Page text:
By Jean Balchin 03/04/2018


I don’t know about you, but the soundtrack to my summer was characterised by the crash of waves upon the beach, the sizzle of sausages on the barbeque and the sweet “pop” of a Corona bottle. Unlike many people across New Zealand – my friends included – I did not receive a bottle top to the eyeball.
 
Bottles containing carbonated beverages frequently cause ocular injuries due to exploding glass shards, or blunt trauma from corks and bottle tops. Screw bottle caps have reduced this risk, although a large number of beverages – such as Corona – still opt for a pressed metal cap.
 
Flying bottle tops from beer bottles have been accompanied by a burden of ocular trauma across New Zealand. Over a three week period in Nelson, three identical cases of traumatic hyphaemia with paralytic mydriasis were observed – all caused by opening a Corona beer bottle and receiving the pressed metal cap straight into the eye.
“Every week we’d turn up on a Monday, and there’d be a patient with an eye full of blood,” said Cam Loveridge-Easther, author of the paper on why bottle tops need to be taken more seriously, when interviewed by Radio NZ today. “It came to our attention that this had happened three weeks in a row!”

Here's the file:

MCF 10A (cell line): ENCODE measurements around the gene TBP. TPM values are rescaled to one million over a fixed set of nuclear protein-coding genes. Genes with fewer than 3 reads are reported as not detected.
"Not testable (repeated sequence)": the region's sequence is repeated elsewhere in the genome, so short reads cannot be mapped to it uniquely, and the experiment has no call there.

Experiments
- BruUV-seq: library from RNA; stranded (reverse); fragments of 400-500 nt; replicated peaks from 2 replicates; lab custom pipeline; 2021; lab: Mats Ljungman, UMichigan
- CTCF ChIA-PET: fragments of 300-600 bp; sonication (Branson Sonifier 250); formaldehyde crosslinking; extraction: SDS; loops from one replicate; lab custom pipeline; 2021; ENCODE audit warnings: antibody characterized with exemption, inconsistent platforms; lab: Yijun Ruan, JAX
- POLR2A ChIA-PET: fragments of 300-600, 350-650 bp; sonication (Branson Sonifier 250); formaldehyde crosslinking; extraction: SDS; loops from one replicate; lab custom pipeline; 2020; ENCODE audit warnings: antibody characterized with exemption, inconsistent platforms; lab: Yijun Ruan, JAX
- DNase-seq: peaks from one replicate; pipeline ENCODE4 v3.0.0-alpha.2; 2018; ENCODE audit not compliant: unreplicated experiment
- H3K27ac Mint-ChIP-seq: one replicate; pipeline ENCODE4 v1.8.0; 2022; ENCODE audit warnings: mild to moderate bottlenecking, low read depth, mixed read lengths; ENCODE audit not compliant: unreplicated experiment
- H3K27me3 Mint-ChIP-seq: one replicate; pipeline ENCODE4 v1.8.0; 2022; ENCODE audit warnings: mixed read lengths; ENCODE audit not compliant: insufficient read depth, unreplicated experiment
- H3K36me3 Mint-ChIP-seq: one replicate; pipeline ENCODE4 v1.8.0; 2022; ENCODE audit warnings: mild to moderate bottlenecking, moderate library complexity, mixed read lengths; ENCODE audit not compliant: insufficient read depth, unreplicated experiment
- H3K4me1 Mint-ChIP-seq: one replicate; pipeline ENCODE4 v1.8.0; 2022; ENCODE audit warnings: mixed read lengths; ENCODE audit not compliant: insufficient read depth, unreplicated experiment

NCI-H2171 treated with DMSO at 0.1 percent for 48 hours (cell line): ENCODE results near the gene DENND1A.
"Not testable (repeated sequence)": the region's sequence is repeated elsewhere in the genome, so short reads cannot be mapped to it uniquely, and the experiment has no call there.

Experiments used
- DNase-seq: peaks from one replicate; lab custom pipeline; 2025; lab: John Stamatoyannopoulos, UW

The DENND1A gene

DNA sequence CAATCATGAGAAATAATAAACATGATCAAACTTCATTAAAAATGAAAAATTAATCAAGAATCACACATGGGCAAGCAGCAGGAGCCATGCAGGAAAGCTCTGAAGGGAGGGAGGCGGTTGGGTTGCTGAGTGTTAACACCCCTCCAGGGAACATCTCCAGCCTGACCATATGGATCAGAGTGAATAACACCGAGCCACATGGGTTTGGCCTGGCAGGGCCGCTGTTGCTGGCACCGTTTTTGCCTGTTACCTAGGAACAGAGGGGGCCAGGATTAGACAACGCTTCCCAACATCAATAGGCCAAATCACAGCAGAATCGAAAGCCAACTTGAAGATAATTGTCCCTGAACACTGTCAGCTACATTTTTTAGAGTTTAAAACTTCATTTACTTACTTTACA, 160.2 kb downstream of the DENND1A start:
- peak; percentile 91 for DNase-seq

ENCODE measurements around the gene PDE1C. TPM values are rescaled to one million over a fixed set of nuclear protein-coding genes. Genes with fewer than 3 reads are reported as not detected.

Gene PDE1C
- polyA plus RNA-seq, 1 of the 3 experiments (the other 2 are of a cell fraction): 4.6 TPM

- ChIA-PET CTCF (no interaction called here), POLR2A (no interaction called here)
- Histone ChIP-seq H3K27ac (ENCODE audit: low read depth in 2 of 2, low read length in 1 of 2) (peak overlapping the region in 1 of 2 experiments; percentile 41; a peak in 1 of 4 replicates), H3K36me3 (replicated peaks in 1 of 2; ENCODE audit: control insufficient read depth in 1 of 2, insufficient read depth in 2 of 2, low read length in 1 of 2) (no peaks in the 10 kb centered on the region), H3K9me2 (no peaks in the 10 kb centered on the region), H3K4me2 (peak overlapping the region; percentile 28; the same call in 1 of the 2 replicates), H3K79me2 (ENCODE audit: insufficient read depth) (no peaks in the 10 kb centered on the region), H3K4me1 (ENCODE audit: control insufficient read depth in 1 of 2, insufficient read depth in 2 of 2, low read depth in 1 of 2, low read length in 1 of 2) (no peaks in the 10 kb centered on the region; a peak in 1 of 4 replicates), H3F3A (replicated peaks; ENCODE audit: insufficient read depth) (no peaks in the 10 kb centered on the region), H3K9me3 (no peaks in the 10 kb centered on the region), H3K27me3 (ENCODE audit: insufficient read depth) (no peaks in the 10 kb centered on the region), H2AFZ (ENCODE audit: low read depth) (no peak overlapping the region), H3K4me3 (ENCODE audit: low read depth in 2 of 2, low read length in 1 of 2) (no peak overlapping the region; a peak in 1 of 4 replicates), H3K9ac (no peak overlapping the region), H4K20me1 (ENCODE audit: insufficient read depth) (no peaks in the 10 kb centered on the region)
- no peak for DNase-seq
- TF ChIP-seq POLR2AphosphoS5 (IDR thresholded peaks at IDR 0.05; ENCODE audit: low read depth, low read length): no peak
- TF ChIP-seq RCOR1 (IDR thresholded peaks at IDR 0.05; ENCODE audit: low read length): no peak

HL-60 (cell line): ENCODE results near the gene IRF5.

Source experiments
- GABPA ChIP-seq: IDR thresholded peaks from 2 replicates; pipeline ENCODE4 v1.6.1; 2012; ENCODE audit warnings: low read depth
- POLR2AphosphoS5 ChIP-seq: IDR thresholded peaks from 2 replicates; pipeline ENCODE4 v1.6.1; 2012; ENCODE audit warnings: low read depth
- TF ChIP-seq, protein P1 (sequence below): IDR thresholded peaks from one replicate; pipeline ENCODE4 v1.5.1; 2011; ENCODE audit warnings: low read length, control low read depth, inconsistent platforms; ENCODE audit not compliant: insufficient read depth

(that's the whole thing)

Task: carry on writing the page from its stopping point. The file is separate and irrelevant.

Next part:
“They were popping it off using a lighter or a spoon, and then the metal cap was firing off. Two people had popped it off themselves, into their own eye, and then with the third unlucky person, they had been hit by a friend’s bottle cap.”
 
All three cases required time off work, and treatment with steroids and cycloplegics. Moreover, the injured in question will require ongoing monitoring. This is not an insignificant burden both for the patient and for the public health system.
“It wasn’t quite like a black eye … this was blood within the eye. They couldn’t see anything out of the eye.” 
 
Nowhere on the Corona bottle is there any warning of the risk of ocular trauma. But given the injuries over the summer in Nelson, perhaps Corona should think about printing a warning label on their bottles. If the medical team in Nelson witnessed three cases over 3 weeks then there is likely multiple similar cases occurring throughout the country.
“Part of the reason we published this article was to spark a bit of chat around the country, and warn against similar problems,” said Cam Loveridge-Easther.
“I think everyone is wary of a champagne bottle … but no one expects a Corona bottle cap to be dangerous.”
Next time, be careful to watch where the cap is going — but not too closely.

 

You can read more about this phenomenon here.